Book review: Ender’s Game

I promised this a while ago so here’s my book review of Ender’s Game by Orson Scott Card. I also added a link to this book on my resources page. You can find lots more useful stuff there that I both like and use personally, so check it out if you like.

 

Introduction

Before I start, there are a couple things I need to mention. First of all, I listened to the audio version and it was pretty good. If you prefer audio over paper or e-books, you’ll probably like this one too as the production quality is great. The added benefit is that you get an extra piece spoken by the author himself, explaining why he wrote the book, why he refused so many movie deals and more. Well worth it and partly the reason why I write this review.

book review ender's game

Click the image to buy Ender’s Game.

Second, this is a relatively old book as it was first published as a novel in 1985. This shows in certain regards and apparently, the author updated the book in 1991 to make it more relevant to modern times.  But don’t let this stop you from reading it; there’s nothing in the book that is too closely related to the past that it might hinder the story. On the contrary, in many ways it is still relevant today, perhaps even more so than back then. I won’t go into that here to avoid spoilers.

Third, this is a science-fiction book. If you’re a fan of the genre, you’ll already know about it as it’s one of the classics. If you’re not, consider it anyway. The sci-fi stuff is done well and also not as intrusive as in other books. Once you accept the basic premise, you don’t have to do lots of leaps of the imagination to follow the story. Some authors mess up in this genre, thinking they can get  away with anything. Orson Scott Card didn’t, he got it right and placed the characters, their motivations and thinking, their evolution from children into warriors, all this comes first. So don’t let the genre scare you off either.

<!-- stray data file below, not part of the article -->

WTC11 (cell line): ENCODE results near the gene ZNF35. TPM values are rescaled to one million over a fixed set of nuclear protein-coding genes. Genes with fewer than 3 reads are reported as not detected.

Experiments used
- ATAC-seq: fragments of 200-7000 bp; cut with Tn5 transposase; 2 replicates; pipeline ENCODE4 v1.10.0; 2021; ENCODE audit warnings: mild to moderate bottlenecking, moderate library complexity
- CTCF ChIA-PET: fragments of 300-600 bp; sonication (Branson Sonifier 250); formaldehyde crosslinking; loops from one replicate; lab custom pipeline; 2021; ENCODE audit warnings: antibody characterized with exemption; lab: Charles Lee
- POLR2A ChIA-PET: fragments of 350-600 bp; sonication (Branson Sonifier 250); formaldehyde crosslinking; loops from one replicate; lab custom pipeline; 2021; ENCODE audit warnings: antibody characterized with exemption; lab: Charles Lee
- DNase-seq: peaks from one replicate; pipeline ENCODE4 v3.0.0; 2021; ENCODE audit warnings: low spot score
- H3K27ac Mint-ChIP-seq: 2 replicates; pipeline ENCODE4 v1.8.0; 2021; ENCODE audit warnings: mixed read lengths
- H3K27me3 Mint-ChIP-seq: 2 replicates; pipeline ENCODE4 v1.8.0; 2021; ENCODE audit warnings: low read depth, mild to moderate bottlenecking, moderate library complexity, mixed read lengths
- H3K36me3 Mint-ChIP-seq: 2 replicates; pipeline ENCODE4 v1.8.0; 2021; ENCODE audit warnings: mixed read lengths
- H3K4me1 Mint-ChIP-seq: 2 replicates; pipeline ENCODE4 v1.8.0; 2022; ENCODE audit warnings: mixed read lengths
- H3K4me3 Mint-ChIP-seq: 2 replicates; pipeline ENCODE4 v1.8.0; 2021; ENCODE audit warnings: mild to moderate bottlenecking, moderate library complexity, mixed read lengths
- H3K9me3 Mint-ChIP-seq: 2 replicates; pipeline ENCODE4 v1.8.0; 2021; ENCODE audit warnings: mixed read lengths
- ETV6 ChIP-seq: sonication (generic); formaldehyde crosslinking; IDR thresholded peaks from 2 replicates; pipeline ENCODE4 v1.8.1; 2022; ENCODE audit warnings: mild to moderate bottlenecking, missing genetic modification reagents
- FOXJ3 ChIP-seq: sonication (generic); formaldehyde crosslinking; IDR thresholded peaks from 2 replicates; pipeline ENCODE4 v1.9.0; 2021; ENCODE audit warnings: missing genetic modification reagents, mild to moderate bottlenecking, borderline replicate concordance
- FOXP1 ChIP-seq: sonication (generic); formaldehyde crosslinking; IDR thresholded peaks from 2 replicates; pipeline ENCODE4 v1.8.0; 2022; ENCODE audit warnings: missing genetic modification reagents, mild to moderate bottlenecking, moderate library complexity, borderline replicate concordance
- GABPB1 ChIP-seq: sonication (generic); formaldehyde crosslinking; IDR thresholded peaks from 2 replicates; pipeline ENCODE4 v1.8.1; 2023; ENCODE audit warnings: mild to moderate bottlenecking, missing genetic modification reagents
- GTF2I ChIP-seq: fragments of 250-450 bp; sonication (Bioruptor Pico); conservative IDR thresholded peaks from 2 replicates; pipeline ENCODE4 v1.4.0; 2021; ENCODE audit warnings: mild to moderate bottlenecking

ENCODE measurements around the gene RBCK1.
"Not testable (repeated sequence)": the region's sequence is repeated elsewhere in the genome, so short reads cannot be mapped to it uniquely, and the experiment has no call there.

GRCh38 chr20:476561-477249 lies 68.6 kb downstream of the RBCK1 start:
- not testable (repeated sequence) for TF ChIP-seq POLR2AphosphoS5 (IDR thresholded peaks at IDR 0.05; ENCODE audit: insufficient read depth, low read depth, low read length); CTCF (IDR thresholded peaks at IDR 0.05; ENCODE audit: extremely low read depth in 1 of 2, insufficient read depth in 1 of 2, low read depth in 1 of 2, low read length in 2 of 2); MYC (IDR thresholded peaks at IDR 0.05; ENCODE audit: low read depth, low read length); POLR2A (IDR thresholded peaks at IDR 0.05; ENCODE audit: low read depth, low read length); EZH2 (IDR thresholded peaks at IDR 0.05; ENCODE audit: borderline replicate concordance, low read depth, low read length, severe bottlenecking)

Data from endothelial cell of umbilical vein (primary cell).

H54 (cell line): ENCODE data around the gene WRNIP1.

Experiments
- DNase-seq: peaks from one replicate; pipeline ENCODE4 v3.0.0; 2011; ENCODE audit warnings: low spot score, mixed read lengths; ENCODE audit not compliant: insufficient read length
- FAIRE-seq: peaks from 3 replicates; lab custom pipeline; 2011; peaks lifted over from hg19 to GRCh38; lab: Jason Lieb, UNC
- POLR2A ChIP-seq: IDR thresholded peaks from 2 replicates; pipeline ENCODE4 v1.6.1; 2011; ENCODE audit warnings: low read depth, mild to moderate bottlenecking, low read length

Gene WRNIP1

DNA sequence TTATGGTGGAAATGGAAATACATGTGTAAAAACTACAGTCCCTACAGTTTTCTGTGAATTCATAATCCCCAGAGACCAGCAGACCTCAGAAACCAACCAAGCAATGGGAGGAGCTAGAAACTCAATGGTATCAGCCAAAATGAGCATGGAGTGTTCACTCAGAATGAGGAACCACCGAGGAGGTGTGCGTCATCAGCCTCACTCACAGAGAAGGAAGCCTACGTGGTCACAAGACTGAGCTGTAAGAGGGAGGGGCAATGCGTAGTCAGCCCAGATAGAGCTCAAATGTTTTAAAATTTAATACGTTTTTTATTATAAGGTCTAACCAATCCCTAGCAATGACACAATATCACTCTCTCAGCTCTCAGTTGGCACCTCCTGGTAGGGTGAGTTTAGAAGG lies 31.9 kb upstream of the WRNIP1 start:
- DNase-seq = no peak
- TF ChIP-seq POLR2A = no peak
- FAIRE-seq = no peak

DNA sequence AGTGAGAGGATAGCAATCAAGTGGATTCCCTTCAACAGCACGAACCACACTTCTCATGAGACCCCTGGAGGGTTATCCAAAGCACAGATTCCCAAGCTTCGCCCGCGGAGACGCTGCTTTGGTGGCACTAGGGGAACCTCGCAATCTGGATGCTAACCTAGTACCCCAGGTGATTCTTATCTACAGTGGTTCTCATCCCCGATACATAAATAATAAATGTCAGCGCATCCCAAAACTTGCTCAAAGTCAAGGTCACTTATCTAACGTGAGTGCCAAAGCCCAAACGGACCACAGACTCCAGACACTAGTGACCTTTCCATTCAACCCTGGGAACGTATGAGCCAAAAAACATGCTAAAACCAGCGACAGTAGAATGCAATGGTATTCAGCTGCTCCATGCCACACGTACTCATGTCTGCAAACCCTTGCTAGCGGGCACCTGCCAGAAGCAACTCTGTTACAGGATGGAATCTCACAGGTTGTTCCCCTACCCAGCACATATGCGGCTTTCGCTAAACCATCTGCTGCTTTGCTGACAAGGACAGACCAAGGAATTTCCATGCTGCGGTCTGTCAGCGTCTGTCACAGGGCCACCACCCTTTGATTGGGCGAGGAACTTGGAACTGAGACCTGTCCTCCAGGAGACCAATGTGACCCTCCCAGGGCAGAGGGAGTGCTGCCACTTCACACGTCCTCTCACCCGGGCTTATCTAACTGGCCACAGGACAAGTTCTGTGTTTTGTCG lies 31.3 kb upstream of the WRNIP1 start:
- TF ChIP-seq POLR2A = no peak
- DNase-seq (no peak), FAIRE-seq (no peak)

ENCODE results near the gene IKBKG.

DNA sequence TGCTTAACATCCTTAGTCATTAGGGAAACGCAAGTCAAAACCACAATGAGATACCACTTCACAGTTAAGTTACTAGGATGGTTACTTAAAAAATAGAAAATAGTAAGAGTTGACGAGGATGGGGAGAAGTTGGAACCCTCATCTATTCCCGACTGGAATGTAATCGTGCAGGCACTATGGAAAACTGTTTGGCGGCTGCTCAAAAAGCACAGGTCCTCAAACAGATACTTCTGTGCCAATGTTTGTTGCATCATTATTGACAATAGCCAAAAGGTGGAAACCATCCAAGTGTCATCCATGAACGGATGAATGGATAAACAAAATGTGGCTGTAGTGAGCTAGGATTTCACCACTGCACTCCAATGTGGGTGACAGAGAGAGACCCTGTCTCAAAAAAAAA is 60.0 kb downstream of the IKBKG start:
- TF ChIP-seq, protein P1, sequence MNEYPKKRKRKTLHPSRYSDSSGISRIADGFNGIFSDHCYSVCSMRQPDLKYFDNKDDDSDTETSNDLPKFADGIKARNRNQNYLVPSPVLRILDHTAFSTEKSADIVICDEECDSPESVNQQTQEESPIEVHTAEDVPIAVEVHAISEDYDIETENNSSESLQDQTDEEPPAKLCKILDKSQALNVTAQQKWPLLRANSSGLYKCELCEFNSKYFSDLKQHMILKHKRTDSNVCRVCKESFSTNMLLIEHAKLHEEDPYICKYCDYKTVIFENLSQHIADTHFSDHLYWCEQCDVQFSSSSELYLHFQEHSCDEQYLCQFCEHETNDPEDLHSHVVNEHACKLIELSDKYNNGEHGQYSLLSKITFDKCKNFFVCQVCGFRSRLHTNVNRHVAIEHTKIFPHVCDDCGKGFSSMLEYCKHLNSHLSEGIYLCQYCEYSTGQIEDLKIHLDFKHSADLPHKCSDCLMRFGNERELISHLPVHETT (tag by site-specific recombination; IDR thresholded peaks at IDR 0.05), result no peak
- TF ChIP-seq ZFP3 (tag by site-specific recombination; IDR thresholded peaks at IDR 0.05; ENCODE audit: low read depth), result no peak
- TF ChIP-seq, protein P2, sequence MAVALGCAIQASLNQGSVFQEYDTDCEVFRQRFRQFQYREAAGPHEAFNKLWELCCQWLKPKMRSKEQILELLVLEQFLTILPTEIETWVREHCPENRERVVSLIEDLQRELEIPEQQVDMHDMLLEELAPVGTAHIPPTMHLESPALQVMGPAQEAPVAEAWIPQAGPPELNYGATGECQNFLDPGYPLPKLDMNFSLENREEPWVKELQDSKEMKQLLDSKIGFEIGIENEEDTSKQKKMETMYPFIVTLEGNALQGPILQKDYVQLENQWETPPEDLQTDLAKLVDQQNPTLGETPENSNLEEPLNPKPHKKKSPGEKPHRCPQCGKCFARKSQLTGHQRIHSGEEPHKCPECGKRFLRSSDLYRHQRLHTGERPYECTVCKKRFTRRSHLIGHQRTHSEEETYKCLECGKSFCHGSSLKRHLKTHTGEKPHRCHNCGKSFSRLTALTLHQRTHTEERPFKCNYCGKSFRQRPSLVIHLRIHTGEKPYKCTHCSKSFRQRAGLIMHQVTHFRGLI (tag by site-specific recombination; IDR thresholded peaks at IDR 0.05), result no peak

That said, a quick word about the story:

Ender Wiggin is born sometime in our future in an Earth at war: humankind has started exploring the universe and encountered an alien race that attacked them, starting a series of wars. Earth cleans up it’s act and starts working together on a global scale to avoid being annihilated. They set up a special program to find the brightest children and send these off to military school in the hopes of finding the one who can lead them to victory.

Ender is one of those children and the book follows him on his journey. I can’t really say more without giving too much away so I’ll leave it at that.

 

The relevance to self-defense training

Like I mentioned in my post about The Walking Dead and Self-Defense, I like to use examples from movies to illustrate concepts that are valuable in real life. To a degree, you can do the same things with books with the only real difficulty being the need for the other person to actually read the whole book. As this takes a lot longer than watching a movie, I can’t always convince people to do so. No big deal, I just have to find another movie reference then…

Anyway, why am I so enthusiastic about this book? [Read more…]